A new qualification for butlers unveiled last week at Buckingham Palace promises to produce a new generation of menservants in the mould of Jeeves and Parker. The City & Guilds Level 2 Diploma for Butlers, which builds on existing Royal Household training for footmen, will appear on hospitality curricula from September.
Mandatory course modules cover guest care, housekeeping and foodservice procedures. Optional units focus on maintaining surfaces and antique furnishings, flower arranging and domestic animal care.
Master of the Royal Household, Air vice-marshal David Walker said the qualification would help answer growing levels of demand for butlering skills in five-star hotels, embassies, private households and corporate fine dining in the UK and overseas.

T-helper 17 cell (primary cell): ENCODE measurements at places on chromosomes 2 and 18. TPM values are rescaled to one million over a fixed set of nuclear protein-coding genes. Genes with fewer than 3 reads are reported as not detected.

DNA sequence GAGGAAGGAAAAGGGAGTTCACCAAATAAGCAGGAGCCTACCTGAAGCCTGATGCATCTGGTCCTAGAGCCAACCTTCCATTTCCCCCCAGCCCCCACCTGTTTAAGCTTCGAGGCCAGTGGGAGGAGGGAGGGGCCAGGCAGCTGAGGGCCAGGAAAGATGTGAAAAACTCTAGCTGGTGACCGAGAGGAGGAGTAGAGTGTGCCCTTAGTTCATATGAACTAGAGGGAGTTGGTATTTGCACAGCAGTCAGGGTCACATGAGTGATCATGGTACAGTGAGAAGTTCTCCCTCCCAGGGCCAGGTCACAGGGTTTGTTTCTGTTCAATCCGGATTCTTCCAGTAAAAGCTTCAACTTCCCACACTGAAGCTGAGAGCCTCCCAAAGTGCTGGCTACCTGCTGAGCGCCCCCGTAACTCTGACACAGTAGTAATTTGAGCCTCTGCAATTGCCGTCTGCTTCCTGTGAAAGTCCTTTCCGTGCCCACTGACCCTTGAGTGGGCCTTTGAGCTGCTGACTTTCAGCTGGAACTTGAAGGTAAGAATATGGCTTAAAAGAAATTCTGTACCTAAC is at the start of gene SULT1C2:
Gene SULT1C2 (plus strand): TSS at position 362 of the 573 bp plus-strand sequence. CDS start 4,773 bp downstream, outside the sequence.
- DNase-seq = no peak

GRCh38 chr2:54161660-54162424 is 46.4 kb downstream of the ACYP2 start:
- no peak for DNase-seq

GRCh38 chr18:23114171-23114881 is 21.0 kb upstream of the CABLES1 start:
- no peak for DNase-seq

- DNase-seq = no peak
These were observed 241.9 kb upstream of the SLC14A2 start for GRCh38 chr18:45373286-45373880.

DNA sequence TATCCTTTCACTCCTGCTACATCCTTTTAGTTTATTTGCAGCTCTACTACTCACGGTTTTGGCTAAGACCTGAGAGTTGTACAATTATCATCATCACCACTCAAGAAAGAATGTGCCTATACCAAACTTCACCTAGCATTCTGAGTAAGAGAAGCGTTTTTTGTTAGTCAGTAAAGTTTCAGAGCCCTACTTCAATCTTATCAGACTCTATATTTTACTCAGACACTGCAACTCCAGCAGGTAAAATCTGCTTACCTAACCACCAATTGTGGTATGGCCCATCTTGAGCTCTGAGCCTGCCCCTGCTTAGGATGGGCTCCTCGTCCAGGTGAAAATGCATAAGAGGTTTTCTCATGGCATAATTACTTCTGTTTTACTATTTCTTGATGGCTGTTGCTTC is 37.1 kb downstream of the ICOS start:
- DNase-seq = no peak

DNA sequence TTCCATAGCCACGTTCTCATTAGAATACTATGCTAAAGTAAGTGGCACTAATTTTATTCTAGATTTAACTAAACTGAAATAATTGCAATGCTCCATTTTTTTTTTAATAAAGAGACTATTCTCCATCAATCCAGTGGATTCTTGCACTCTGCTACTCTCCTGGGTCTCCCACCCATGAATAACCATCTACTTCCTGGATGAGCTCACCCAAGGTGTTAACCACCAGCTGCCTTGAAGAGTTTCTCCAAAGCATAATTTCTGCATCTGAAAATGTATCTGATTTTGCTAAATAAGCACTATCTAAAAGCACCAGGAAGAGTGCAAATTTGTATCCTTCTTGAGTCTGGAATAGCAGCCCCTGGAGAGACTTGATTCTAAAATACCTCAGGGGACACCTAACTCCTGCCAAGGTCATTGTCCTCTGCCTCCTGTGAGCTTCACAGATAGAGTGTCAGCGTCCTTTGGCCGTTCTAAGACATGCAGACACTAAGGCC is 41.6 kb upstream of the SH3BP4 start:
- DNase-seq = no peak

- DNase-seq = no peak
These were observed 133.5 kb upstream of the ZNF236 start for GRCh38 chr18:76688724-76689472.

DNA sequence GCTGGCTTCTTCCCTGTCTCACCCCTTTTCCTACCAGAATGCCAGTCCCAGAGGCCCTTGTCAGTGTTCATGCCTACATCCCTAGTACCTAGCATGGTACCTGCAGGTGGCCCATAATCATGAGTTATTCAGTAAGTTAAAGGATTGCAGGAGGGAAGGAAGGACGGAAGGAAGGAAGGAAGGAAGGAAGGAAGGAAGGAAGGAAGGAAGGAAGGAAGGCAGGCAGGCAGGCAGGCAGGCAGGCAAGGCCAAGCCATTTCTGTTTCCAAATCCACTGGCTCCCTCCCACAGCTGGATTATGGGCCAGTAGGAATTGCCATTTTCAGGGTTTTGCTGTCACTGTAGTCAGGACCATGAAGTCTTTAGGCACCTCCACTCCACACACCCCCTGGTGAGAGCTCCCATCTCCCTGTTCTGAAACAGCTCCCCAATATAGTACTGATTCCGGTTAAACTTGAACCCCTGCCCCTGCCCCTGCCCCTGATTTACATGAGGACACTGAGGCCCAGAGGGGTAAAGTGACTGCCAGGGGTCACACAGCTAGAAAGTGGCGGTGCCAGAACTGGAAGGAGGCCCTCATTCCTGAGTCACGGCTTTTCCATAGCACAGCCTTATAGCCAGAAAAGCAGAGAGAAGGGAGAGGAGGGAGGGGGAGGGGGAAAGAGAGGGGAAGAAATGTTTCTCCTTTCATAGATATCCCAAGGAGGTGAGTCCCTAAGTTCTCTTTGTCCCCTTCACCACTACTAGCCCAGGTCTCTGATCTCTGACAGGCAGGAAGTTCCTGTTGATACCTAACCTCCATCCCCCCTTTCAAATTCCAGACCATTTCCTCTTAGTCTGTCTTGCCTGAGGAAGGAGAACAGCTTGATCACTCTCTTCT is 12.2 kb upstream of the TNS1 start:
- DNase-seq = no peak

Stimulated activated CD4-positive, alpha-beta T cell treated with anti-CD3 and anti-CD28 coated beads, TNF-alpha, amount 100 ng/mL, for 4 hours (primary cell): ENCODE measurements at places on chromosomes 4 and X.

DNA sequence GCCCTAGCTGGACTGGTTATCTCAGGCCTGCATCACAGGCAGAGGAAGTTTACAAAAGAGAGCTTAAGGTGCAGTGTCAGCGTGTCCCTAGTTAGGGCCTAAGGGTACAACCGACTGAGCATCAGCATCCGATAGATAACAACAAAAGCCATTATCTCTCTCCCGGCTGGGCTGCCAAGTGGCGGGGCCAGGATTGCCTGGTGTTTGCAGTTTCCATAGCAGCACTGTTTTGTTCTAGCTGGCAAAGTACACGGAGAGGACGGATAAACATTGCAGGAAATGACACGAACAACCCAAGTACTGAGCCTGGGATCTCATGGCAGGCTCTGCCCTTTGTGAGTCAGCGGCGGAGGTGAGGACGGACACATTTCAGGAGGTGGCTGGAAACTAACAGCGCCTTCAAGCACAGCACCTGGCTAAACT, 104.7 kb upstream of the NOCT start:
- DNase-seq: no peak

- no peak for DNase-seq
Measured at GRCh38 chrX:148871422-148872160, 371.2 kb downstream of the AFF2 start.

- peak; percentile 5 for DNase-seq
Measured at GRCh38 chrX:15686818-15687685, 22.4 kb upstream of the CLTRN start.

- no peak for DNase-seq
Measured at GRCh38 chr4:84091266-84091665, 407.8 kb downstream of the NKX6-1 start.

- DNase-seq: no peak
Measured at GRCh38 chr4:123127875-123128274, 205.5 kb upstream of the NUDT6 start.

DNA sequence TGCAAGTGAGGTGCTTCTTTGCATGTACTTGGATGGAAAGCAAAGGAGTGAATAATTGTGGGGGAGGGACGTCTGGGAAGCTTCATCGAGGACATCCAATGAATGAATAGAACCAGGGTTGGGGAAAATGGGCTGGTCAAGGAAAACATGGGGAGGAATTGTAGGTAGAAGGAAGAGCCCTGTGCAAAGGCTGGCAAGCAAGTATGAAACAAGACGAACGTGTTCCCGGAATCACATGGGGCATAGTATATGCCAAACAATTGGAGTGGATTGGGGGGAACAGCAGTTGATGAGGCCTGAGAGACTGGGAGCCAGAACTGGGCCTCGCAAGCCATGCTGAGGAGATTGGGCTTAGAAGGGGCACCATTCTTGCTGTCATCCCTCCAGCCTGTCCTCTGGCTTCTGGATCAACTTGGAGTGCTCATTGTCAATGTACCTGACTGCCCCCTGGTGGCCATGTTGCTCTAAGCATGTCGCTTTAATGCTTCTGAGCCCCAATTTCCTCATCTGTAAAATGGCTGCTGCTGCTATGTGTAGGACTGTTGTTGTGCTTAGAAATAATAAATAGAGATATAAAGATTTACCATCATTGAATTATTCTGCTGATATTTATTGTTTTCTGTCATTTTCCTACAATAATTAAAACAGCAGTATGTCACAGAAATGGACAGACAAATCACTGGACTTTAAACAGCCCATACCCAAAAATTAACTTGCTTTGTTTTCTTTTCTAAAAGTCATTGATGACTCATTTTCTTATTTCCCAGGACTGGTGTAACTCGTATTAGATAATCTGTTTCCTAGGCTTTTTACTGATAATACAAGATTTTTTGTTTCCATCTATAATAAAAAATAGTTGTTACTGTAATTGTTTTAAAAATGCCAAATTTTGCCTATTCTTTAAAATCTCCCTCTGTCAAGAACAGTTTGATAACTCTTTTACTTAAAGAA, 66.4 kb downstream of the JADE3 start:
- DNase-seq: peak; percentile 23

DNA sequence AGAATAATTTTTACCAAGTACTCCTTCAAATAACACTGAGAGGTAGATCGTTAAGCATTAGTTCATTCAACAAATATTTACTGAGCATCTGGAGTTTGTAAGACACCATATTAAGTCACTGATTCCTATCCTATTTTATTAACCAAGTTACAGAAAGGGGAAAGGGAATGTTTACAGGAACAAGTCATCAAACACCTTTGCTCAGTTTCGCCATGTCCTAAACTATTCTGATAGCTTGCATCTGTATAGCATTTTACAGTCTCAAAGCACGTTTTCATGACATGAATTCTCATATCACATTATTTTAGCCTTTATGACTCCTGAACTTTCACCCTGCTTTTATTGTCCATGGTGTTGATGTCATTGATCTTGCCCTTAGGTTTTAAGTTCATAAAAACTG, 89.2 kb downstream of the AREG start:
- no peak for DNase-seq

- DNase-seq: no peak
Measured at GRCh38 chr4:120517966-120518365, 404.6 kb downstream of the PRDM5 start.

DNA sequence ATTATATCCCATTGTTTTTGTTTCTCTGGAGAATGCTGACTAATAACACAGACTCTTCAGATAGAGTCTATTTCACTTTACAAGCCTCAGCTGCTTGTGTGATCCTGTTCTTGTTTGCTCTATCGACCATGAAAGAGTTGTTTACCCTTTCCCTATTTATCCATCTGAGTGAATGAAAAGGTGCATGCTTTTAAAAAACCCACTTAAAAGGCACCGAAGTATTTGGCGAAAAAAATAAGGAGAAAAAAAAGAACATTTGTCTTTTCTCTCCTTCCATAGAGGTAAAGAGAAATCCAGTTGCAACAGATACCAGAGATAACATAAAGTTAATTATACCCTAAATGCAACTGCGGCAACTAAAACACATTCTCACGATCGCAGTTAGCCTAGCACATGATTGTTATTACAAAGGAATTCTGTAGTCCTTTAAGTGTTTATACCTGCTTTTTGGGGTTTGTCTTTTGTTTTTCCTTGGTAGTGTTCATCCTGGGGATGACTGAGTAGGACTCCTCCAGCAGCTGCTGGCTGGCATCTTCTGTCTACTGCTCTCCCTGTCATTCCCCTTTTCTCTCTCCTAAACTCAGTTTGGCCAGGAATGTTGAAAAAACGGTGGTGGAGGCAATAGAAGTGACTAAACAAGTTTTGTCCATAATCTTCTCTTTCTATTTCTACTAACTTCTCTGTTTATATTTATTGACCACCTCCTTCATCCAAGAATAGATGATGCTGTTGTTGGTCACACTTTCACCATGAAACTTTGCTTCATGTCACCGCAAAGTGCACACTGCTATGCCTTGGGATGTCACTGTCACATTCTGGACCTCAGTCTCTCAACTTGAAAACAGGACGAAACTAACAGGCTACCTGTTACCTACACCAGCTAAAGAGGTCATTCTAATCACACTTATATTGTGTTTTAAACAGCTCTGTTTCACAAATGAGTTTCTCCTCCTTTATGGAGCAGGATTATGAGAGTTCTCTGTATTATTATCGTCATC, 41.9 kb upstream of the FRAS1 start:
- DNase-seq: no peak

"We can provide a guiding light about what good service looks like," he said, and added that personal services could offer competitive advantage to employers.
David Foskett, professor of hospitality at Thames Valley University, said the qualification would challenge the misconception that a butler is "just a flunky holding a tray", and would offer candidates "employability and a passport to travel".
"We need to give service a much higher status. We have no service culture, and yet we are in a service economy," he said.
By Mark Lewis
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